Unmeltable Ethnic Groups of Pakistan and Integration Strategies 

Unmeltable Ethnic Groups of Pakistan and Integration Strategies. 

Pakistan was founded in 1947, but it didn’t have a strong history of national unity because its people didn’t speak the same language, share the same culture, or have the same social order. Integration as a social process was needed to handle the complex ethnic and linguistic issues taking root at that time.

Treaty of Westphalia

Treaty of Westphalia

The Treaty of Westphalia, signed in 1648, brought a new framework for establishing the international political system, and Westphalian tradition has primarily dominated modern global politics. The idea of a nation-state system was successfully enforced, as has been noted it later ran into problems due to political, cultural, and religious diversity.

The inherently strong states effectively dealt with issues concerning ethnicity, separatism, allocation of resources, and autonomy. On the other hand, countries with weak state structures have not been able to handle ethnic conflicts and a diversity of communities, which has led to more instability and discomfort. Minorities at Risk data shows that from 1945 to 2003, approximately 121 ethnic conflicts occurred worldwide, resulting in 13 to 20 million civilian casualties.

Morrison (1972) highlighted the variables of integration when it is adopted as a “strategy.” These variables include contact, cooperation, consensus, and community. Unfortunately, these things happened to Pakistan haphazardly, messily, and disorganizedly. Pakistan’s political and military elites thought to fix the issue through force integration. Forced integrations, historically, have always resulted in further disorder and unrest.

The same has happened in Pakistan since the form of the secession of East Pakistan after 24 years of its formation. Ethnic conflicts needed a political solution and using the military to solve them slowed down democratic, institutional, economic, and political growth.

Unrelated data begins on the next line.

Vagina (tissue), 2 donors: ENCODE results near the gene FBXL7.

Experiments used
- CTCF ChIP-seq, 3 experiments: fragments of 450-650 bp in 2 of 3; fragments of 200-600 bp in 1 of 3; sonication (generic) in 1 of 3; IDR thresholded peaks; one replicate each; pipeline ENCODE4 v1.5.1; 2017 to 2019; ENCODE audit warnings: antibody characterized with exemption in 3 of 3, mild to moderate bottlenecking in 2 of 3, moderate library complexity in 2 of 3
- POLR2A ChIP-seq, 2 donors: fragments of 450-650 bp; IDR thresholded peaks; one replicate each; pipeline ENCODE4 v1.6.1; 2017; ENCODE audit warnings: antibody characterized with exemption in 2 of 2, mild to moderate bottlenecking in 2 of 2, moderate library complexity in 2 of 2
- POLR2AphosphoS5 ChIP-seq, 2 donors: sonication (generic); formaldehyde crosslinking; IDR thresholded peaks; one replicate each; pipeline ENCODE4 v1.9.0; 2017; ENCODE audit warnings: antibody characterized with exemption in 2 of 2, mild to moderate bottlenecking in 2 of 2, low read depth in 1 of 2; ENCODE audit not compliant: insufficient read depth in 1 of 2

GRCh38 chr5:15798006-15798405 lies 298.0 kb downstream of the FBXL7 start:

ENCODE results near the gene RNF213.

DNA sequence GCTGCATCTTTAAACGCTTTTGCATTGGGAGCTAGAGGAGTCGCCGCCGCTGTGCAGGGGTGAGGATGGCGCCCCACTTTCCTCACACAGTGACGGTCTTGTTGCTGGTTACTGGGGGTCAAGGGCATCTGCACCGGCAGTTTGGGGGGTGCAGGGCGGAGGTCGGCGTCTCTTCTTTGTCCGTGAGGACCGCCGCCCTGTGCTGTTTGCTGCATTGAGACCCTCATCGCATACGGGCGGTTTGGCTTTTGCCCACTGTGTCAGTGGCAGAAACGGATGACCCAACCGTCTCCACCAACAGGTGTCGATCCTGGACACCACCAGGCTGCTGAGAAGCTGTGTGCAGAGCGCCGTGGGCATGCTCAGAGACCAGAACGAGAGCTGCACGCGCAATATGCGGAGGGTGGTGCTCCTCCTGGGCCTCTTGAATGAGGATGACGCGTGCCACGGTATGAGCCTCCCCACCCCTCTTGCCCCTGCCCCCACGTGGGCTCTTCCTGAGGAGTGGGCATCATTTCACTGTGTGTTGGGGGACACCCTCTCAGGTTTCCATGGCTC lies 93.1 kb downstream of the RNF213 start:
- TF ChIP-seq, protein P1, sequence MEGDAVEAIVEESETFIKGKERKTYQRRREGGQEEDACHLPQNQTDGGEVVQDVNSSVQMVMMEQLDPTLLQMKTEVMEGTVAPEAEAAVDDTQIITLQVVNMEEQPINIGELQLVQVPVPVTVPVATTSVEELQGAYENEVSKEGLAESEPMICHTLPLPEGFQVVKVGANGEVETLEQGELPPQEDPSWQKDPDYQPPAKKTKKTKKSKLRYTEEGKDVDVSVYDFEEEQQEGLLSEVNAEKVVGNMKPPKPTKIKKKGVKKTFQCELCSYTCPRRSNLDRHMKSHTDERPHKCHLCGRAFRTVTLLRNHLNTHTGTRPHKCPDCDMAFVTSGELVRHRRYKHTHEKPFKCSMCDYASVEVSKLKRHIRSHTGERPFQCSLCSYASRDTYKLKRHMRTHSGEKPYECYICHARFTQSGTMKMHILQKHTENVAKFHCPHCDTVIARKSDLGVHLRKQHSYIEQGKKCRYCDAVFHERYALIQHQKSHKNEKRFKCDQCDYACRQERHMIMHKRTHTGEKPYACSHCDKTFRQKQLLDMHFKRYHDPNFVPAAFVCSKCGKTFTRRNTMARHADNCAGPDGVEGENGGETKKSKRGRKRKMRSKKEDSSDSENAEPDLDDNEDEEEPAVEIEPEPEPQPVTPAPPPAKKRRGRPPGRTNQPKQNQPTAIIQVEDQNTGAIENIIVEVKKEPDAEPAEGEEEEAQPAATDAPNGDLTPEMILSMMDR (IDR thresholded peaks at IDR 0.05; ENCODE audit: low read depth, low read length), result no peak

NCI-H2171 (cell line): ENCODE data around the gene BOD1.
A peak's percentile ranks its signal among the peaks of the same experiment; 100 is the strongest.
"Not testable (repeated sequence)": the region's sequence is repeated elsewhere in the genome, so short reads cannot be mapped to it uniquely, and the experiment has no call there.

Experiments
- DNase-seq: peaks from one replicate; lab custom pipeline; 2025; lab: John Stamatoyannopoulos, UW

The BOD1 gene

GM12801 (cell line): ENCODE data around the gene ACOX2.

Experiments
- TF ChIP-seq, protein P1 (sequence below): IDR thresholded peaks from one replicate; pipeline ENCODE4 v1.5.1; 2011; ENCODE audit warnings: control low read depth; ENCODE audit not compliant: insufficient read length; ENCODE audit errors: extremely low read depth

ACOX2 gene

Ethnic Groups of Pakistan

The low-level fighting in Baluchistan and Khyber Pakhtunkhwa shows that the state’s integration policies to deal with ethnic conflicts aren’t working. Integration can happen if there are no violent clashes. The Pakistani political and military elite must change their policy to deal with ethnic conflicts positively.

Establishing people-centered and people-oriented institutions in less developed areas would help the state apparatus to minimize these complex issues. An effective court system is needed to strengthen the rule of law.

Chief Justice Islamabad High Court Athar Minallah’s remarks regarding the missing person show that the missing person’s commission has failed to justify its existence. However, this issue provides so much-needed oxygen to other separatist elements within the country.

Ethnic Groups of Pakistan

Related article: Protests by families of the disappeared met with intimidation, harassment, and violence

Resource distribution and economic imbalances also need to be revamped. The way separatist elements are indoctrinated would bring political polarization to the country. Also, there needs to be a focus on political modernization, education, good governance, institutional and organizational structure, the role of political and non-political institutions, and regular elections.

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Mustansar Siam is a writer, columnist, political commentator and research scholar at the Deaprtment of Political Science, Government College University, Lahore. He tweets @MustansarSiam1